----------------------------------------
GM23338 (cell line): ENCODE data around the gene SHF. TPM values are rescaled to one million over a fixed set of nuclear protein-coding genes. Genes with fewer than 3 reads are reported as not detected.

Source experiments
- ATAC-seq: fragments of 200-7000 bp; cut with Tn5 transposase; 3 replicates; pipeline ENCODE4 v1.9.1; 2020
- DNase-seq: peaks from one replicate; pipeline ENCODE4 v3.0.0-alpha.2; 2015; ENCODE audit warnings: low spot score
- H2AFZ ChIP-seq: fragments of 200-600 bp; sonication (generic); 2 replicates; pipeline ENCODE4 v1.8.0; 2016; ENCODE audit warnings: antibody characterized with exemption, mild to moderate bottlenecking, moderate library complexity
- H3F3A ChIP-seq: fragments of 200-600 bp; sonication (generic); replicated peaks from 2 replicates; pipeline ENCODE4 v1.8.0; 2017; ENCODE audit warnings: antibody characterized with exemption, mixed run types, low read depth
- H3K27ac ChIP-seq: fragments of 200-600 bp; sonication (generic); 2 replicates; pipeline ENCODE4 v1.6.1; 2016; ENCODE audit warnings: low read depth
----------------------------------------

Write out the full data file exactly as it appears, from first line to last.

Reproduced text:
GM23338 (cell line): ENCODE data around the gene SHF. TPM values are rescaled to one million over a fixed set of nuclear protein-coding genes. Genes with fewer than 3 reads are reported as not detected.

Source experiments
- ATAC-seq: fragments of 200-7000 bp; cut with Tn5 transposase; 3 replicates; pipeline ENCODE4 v1.9.1; 2020
- DNase-seq: peaks from one replicate; pipeline ENCODE4 v3.0.0-alpha.2; 2015; ENCODE audit warnings: low spot score
- H2AFZ ChIP-seq: fragments of 200-600 bp; sonication (generic); 2 replicates; pipeline ENCODE4 v1.8.0; 2016; ENCODE audit warnings: antibody characterized with exemption, mild to moderate bottlenecking, moderate library complexity
- H3F3A ChIP-seq: fragments of 200-600 bp; sonication (generic); replicated peaks from 2 replicates; pipeline ENCODE4 v1.8.0; 2017; ENCODE audit warnings: antibody characterized with exemption, mixed run types, low read depth
- H3K27ac ChIP-seq: fragments of 200-600 bp; sonication (generic); 2 replicates; pipeline ENCODE4 v1.6.1; 2016; ENCODE audit warnings: low read depth